Coal consumption surges in Vietnam

By Dang Khoa   June 9, 2018 | 11:24 am GMT+7
Coal consumption surges in Vietnam
Year-on-year coal consumption rose 18 percent in the first five months of 2018. Photo by Reuters

High demand from manufacturing industries helps Vinacomin exceed targets.

The Vietnam National Coal and Mineral Industries Group (Vinacomin) has topped its business goal for the first five months of the year with coal consumption reaching 17.6 million tons.

This figure was 2.8 million tons over the same period last year.

The nation’s consumption of 4.2 million tons of coal last month was the highest recorded in years, according to Vinacomin.

High demand from power plants, fertilizer and cement makers are behind the surge in coal consumption, the government portal says. Increasing growth of electric generators, minerals and industrial explosive materials has also contributed.

Vinacomin has reported a 22 percent year-on-year increase in revenue for the first five months at over VND52 trillion. It has contributed over VND5.9 trillion to the state budget.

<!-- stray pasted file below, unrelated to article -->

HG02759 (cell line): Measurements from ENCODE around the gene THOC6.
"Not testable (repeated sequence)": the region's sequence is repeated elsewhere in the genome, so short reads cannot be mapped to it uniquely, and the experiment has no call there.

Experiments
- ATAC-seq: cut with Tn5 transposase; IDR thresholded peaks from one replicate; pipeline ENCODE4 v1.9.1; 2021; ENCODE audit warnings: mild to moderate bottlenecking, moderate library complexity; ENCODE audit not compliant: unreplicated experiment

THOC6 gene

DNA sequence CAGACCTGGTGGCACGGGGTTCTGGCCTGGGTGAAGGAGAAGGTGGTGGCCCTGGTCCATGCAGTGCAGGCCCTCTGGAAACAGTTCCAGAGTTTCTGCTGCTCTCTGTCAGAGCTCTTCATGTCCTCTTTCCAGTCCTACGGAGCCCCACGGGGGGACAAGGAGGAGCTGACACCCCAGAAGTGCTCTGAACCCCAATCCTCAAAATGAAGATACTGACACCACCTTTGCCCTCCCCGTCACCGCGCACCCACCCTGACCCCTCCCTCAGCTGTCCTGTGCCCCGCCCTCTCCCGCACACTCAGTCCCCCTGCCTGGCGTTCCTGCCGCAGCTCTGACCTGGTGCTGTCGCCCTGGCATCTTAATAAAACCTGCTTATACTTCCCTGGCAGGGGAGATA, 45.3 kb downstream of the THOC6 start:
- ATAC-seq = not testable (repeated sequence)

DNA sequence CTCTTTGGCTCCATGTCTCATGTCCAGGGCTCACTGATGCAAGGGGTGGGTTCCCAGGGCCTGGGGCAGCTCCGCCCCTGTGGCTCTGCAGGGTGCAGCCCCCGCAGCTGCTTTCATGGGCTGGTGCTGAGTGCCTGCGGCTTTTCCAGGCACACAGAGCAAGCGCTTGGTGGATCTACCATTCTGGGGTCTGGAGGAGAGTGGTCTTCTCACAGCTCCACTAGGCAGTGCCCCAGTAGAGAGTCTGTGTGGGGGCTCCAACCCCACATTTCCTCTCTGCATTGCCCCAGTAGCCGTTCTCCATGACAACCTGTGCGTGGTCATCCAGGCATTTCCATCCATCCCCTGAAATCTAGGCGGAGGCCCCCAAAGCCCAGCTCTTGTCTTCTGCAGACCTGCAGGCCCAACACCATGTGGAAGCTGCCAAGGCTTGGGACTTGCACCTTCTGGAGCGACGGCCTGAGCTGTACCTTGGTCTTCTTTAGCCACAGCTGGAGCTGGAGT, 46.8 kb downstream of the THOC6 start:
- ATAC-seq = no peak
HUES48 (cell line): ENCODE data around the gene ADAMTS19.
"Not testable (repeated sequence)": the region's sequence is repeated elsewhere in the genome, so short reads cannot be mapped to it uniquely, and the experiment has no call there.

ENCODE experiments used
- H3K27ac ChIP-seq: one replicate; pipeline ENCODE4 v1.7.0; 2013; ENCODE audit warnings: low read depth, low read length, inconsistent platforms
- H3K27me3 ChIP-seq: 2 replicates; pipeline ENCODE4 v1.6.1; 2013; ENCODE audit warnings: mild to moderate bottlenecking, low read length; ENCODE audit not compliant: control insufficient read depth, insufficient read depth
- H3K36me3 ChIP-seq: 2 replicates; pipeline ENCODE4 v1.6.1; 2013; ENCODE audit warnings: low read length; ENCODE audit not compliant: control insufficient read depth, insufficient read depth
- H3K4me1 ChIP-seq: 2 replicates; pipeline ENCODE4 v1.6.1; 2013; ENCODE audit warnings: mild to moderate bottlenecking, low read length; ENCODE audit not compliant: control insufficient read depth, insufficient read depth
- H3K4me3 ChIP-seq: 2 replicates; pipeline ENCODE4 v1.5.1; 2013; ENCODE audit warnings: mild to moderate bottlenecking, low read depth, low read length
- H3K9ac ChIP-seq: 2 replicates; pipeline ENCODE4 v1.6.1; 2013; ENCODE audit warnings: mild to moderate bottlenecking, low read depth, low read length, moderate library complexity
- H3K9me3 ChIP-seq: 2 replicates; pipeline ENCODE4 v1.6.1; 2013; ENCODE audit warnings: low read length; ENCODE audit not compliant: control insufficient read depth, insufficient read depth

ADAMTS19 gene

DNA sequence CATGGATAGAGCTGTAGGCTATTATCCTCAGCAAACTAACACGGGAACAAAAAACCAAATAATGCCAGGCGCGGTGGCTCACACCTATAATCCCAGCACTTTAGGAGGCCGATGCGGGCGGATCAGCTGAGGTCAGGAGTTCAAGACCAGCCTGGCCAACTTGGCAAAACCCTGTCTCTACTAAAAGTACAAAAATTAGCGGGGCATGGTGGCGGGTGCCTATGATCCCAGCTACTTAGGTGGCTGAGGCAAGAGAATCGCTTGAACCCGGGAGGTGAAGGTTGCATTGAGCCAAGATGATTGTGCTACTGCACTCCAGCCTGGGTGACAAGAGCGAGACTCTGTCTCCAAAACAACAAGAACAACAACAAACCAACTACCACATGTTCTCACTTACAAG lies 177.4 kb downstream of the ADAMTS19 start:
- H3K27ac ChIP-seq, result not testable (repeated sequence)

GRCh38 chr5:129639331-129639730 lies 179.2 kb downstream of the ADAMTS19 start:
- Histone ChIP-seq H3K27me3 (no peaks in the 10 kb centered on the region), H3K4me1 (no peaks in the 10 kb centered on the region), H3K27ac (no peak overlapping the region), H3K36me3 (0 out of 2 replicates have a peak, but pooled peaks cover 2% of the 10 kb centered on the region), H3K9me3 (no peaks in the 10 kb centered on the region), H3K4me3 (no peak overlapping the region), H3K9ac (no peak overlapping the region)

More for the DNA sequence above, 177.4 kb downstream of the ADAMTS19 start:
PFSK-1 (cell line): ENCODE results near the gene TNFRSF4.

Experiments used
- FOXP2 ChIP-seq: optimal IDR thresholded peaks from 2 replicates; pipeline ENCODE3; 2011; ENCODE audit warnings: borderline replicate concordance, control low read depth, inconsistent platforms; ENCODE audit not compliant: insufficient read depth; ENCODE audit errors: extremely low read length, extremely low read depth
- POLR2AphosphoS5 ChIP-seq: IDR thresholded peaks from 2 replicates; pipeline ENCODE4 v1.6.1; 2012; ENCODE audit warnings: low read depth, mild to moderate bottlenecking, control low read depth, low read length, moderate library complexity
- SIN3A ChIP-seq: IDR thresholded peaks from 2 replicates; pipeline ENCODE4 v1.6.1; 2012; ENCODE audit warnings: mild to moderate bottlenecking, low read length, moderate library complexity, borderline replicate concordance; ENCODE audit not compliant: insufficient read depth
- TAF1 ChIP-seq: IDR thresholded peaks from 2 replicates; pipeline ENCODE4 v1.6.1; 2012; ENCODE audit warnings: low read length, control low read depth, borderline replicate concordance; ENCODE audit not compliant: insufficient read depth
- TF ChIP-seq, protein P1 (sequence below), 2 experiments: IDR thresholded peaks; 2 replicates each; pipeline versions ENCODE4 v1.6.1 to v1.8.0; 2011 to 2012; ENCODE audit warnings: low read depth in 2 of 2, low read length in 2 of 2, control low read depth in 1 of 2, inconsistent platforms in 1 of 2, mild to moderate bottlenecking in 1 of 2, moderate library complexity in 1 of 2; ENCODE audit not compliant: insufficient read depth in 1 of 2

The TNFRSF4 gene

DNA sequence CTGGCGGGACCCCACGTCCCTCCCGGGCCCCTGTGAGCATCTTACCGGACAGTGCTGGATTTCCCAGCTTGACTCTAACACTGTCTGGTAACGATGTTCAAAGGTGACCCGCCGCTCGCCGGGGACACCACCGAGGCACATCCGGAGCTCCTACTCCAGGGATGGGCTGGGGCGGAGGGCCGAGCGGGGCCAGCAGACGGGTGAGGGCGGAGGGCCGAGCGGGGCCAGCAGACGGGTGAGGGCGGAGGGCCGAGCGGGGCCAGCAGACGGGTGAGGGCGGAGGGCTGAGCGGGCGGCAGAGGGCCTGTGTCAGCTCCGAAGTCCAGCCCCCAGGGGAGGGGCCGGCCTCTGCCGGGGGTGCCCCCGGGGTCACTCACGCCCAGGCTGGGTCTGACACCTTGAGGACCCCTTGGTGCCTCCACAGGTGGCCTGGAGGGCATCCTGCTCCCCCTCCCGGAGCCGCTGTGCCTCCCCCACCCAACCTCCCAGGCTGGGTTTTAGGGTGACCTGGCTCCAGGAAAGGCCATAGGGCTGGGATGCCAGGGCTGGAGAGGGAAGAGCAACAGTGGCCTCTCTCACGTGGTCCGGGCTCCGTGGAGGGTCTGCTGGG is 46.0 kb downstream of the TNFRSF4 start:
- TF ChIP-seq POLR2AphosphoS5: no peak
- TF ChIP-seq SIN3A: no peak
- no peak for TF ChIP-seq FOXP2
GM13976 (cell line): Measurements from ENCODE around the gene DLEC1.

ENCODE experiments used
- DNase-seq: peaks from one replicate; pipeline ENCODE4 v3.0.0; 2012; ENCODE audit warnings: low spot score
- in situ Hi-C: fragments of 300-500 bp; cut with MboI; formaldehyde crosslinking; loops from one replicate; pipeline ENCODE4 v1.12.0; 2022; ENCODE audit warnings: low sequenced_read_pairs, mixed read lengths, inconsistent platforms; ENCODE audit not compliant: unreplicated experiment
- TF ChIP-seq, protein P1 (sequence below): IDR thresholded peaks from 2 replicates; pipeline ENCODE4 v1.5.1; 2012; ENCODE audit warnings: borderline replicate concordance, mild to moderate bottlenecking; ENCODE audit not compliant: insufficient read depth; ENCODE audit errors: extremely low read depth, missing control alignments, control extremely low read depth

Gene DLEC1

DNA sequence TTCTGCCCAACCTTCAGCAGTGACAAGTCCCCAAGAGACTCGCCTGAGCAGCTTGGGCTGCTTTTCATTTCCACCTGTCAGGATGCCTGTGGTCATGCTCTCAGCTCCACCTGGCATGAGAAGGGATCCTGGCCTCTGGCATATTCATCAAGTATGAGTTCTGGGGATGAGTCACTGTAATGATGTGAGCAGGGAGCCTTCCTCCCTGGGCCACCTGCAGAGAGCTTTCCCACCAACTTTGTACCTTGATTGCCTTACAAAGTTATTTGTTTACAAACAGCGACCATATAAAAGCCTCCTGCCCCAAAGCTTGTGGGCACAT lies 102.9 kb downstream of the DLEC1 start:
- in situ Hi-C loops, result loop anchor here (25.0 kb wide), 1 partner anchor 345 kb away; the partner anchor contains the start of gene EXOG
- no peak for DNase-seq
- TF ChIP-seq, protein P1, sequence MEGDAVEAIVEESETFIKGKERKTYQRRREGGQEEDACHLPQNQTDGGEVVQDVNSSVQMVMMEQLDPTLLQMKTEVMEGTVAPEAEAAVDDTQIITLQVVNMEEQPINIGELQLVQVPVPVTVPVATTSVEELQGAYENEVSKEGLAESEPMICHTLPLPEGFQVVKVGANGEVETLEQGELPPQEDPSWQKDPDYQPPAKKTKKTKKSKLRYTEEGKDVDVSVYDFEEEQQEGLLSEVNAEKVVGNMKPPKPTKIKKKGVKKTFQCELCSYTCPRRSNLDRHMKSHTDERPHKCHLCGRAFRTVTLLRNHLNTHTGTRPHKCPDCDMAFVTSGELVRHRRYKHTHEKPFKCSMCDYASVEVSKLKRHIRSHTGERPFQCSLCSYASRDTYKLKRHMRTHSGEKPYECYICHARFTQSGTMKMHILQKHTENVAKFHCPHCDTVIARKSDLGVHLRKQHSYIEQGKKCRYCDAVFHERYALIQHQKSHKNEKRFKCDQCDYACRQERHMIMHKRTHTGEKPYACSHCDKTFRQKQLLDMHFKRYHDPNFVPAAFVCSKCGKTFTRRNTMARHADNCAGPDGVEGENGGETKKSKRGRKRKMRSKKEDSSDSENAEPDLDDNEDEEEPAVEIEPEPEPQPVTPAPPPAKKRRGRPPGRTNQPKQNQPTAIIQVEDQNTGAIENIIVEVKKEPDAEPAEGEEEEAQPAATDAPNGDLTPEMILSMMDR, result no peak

In the first half of this year, the group expects to produce 20.27 million tons of raw coal. It has estimated first half consumption at 21.6 million tons and expects this to rise to 38 million tons for the year.

Environmentalists have been calling for Vietnam to roll back coal production and consumption, citing pollution concerns and worsening impacts of global warming.

Vietnam plans to build 26 additional coal power plants after 2020.

At a recent conference, experts said as many as 25 of these should be scrapped.

The Green Innovation and Development Center (GreenID) said that by removing 25 plants, which have a targeted annual output of 30 Gigawatts (GW), Vietnam can cut down the ratio of power generated for the national grid by coal from 42.6 to 24.4 percent.

Coal, despite its harmful environmental impacts, is still the dominant power source for Vietnam. By 2030, over half of the country’s power will come from coal, adding 55,300MW to the national grid from 83 plants across the country, according to the revised government Power Development Master Plan VII.

The development of coal-based power poses a challenge for the country's leaders who have, in recent years, repeatedly echoed the message of not sacrificing the environment for economic development.

Prime Minister Nguyen Xuan Phuc told Reuters recently that the nation plans to more than triple the amount of electricity it produces from renewable sources and push for a 26 percent increase in household solar energy usage by 2030.

"Vietnam is blessed with immense potential for clean renewable energy development," Phuc said.

 
 
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